Today we helped IB and AI move into a completely refurbished 2 bedroom apartment half a block from the lake. The weather was not too hot and everyone’s mood was upbeat. After we toted, dragged, lifted, piled, carried, heaped, pulled, coaxed, heaved, and moved boxes and furniture into the U-haul and then toted, dragged, lifted, piled, carried, heaped, pulled, coaxed, heaved, and moved the U-haul’s contents into the new space, we took a short break sitting atop boxes and random sundry chairs in the new air-conditioned apartment.
That’s when we gave IB and AI our bag of wishes for them in their new home, a Romanian tradition my grandmother had always shared and that my family has continued to follow. In the bag a freshly baked loaf of bread (cranberry walnut) to assure there will always be bread on the table, a bottle of honey (dark buckwheat) so that there will be sweet experiences in the new home, salt to bring wealth (because both IB and AI love to cook, normal salt wouldn’t do so we got Hawaiaan Black Lava salt, Red Alea Clay salt, Portuguese Salt Cream sea salt, and Pink Himalayan salt). (By the way, salt is where our word “salary” comes from because salt was a very valuable commodity as it preserved food. Roman soldiers used to be paid with it.) My grandmother used to always add to her explanation of the symbol of salt, “And, of course, to be aware that there will be tears too.” And last but not least, wine so that there should always be joy in the new home (a bottle of Pacific Rim Riesling and a bottle of Quickfire Zinfandel).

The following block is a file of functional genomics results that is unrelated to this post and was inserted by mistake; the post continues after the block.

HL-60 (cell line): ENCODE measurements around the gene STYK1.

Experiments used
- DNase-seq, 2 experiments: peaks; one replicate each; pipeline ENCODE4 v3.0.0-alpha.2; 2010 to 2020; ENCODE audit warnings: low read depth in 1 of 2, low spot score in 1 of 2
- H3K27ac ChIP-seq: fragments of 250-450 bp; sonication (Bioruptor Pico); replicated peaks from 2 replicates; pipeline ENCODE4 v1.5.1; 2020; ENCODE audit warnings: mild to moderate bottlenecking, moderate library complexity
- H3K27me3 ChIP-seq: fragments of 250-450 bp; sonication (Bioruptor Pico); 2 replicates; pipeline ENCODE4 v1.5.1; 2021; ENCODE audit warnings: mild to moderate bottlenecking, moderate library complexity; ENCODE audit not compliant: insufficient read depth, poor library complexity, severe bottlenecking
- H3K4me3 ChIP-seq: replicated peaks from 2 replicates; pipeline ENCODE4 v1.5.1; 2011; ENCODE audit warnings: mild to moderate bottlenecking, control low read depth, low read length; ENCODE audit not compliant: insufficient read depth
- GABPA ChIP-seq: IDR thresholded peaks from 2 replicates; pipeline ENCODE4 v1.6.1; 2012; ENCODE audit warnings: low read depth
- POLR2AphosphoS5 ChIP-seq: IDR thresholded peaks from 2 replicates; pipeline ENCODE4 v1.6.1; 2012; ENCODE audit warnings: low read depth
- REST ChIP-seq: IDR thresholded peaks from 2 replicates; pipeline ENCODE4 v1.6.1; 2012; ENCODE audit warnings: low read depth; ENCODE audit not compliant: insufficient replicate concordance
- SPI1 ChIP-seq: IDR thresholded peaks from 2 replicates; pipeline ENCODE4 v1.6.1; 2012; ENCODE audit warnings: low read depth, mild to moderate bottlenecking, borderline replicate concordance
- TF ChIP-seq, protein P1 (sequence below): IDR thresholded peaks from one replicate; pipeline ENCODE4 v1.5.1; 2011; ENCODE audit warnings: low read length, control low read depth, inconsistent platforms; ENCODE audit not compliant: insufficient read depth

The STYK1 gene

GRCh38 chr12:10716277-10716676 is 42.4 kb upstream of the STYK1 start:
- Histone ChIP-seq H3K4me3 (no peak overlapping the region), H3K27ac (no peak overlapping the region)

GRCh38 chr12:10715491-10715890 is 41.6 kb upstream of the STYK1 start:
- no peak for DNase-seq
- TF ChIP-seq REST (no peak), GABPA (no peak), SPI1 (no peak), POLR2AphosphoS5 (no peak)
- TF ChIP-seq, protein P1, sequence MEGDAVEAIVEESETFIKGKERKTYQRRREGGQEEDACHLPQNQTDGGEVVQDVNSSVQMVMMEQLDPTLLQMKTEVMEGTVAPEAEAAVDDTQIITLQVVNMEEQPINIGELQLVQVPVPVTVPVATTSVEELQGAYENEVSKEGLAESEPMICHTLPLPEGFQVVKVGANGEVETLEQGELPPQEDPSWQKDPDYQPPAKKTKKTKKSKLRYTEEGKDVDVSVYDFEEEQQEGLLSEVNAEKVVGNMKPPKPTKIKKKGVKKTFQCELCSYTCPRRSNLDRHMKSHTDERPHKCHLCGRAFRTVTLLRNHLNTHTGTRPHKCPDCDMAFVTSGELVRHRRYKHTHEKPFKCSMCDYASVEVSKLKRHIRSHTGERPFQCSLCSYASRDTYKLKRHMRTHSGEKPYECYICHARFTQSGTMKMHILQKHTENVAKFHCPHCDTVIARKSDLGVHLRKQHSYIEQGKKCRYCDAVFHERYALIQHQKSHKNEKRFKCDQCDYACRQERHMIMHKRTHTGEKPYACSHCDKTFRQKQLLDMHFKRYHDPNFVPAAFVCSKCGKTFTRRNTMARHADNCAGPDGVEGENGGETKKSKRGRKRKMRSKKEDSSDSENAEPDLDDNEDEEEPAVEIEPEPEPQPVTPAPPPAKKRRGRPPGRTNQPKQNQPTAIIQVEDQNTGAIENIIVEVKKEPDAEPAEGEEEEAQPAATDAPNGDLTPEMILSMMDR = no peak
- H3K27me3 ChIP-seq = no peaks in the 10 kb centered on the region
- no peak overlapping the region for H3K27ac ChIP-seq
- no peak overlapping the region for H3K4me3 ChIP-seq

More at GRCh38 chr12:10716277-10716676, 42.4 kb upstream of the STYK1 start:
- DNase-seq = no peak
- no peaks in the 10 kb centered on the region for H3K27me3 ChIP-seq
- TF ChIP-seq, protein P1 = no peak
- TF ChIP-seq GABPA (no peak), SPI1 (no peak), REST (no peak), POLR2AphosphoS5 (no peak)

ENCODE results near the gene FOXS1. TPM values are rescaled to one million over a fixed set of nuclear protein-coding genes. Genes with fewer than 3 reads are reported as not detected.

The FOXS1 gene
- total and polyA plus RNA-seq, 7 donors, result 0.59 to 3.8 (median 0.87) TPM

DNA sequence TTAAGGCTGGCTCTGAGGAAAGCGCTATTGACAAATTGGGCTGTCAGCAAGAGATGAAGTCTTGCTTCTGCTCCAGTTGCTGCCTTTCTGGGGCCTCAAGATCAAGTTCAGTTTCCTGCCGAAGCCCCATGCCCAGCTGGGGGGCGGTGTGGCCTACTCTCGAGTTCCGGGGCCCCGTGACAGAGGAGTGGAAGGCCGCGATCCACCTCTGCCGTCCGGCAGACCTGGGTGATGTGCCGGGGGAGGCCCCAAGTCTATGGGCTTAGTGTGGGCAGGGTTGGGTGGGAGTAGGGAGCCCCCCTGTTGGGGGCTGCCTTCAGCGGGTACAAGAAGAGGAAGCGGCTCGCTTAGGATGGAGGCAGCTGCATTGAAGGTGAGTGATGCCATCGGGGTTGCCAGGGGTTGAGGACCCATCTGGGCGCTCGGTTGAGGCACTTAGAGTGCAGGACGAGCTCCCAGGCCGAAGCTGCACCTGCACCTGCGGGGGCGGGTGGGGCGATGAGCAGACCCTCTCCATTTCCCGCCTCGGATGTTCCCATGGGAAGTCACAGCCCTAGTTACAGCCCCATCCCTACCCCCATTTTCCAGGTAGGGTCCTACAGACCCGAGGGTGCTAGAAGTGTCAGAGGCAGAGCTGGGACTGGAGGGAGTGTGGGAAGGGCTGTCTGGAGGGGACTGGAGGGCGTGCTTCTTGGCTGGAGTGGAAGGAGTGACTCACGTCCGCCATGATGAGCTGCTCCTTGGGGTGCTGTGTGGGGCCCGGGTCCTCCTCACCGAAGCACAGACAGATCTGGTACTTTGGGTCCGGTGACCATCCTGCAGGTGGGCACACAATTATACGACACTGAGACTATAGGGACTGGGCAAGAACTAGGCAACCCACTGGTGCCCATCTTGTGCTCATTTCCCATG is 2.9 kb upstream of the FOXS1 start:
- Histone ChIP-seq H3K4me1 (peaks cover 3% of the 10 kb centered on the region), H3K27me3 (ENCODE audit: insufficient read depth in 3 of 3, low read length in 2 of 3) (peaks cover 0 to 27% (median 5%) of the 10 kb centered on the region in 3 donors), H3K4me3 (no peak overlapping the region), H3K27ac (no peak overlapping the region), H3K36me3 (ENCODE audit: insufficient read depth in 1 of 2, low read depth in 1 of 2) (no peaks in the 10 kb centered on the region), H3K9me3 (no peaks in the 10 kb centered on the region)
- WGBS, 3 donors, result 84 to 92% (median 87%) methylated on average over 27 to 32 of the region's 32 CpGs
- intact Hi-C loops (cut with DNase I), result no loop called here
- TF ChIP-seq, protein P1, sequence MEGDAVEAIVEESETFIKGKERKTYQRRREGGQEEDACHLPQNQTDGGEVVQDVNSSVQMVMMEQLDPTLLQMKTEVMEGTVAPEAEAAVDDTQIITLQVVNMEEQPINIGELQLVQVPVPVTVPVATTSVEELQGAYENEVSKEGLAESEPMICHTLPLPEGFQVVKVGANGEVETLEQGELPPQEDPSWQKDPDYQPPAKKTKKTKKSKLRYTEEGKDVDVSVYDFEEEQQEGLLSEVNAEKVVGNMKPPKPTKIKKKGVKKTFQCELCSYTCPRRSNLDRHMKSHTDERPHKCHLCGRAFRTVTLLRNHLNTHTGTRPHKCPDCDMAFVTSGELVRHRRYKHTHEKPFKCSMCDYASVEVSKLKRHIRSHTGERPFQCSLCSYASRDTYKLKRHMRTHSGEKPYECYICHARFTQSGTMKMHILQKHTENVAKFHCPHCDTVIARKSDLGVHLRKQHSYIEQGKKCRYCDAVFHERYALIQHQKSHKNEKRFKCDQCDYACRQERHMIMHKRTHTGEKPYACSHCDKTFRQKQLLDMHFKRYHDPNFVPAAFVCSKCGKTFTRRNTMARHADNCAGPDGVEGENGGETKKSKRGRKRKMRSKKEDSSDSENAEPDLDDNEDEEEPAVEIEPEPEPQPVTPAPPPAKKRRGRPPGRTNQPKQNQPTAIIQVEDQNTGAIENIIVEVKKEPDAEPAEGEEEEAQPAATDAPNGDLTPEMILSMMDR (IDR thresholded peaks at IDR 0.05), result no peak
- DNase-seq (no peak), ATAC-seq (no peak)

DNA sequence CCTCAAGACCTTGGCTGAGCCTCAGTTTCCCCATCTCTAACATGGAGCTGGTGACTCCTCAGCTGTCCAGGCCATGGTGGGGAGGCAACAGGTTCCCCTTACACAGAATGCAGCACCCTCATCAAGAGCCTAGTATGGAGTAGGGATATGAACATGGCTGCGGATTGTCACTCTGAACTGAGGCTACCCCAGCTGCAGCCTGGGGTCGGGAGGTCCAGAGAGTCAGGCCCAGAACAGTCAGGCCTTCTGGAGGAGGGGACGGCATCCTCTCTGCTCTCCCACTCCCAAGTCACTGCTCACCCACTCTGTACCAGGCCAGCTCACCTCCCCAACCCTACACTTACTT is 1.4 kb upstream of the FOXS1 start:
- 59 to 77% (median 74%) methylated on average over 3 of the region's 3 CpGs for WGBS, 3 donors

It was the perfect touch to an already more than an exhausting day especially for the two of them who have been stressed out with packing and weeding out their belongings for several days now. Bread, honey, salt, and wine—tangible and significant (and Romanian) wishes for a young and tender relationship.